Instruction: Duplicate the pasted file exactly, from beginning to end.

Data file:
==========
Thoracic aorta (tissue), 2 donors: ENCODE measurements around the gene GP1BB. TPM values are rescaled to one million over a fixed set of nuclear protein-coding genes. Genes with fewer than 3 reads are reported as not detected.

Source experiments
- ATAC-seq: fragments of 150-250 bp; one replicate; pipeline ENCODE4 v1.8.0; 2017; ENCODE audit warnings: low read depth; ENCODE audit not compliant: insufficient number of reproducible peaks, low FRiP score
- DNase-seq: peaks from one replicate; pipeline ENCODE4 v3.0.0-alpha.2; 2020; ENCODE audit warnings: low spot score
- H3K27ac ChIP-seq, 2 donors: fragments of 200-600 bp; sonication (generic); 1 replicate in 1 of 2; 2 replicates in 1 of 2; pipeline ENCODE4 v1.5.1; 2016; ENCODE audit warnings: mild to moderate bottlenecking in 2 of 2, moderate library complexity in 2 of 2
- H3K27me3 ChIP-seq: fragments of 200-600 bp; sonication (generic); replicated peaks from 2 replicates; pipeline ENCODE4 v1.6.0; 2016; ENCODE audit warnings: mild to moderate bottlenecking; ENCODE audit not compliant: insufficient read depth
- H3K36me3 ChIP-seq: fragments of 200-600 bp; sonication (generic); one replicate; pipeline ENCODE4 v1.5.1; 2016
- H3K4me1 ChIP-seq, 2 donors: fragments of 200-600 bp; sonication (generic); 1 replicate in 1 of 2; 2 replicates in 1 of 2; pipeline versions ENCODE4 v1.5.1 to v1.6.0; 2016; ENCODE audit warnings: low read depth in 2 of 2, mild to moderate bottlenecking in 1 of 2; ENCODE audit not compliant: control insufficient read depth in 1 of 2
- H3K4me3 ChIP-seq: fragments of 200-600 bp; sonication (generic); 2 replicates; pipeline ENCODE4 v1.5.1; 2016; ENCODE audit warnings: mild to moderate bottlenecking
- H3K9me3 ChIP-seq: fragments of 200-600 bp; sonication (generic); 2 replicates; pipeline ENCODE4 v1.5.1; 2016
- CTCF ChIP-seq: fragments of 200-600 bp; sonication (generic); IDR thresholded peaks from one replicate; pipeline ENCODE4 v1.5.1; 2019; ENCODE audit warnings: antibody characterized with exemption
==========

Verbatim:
Thoracic aorta (tissue), 2 donors: ENCODE measurements around the gene GP1BB. TPM values are rescaled to one million over a fixed set of nuclear protein-coding genes. Genes with fewer than 3 reads are reported as not detected.

Source experiments
- ATAC-seq: fragments of 150-250 bp; one replicate; pipeline ENCODE4 v1.8.0; 2017; ENCODE audit warnings: low read depth; ENCODE audit not compliant: insufficient number of reproducible peaks, low FRiP score
- DNase-seq: peaks from one replicate; pipeline ENCODE4 v3.0.0-alpha.2; 2020; ENCODE audit warnings: low spot score
- H3K27ac ChIP-seq, 2 donors: fragments of 200-600 bp; sonication (generic); 1 replicate in 1 of 2; 2 replicates in 1 of 2; pipeline ENCODE4 v1.5.1; 2016; ENCODE audit warnings: mild to moderate bottlenecking in 2 of 2, moderate library complexity in 2 of 2
- H3K27me3 ChIP-seq: fragments of 200-600 bp; sonication (generic); replicated peaks from 2 replicates; pipeline ENCODE4 v1.6.0; 2016; ENCODE audit warnings: mild to moderate bottlenecking; ENCODE audit not compliant: insufficient read depth
- H3K36me3 ChIP-seq: fragments of 200-600 bp; sonication (generic); one replicate; pipeline ENCODE4 v1.5.1; 2016
- H3K4me1 ChIP-seq, 2 donors: fragments of 200-600 bp; sonication (generic); 1 replicate in 1 of 2; 2 replicates in 1 of 2; pipeline versions ENCODE4 v1.5.1 to v1.6.0; 2016; ENCODE audit warnings: low read depth in 2 of 2, mild to moderate bottlenecking in 1 of 2; ENCODE audit not compliant: control insufficient read depth in 1 of 2
- H3K4me3 ChIP-seq: fragments of 200-600 bp; sonication (generic); 2 replicates; pipeline ENCODE4 v1.5.1; 2016; ENCODE audit warnings: mild to moderate bottlenecking
- H3K9me3 ChIP-seq: fragments of 200-600 bp; sonication (generic); 2 replicates; pipeline ENCODE4 v1.5.1; 2016
- CTCF ChIP-seq: fragments of 200-600 bp; sonication (generic); IDR thresholded peaks from one replicate; pipeline ENCODE4 v1.5.1; 2019; ENCODE audit warnings: antibody characterized with exemption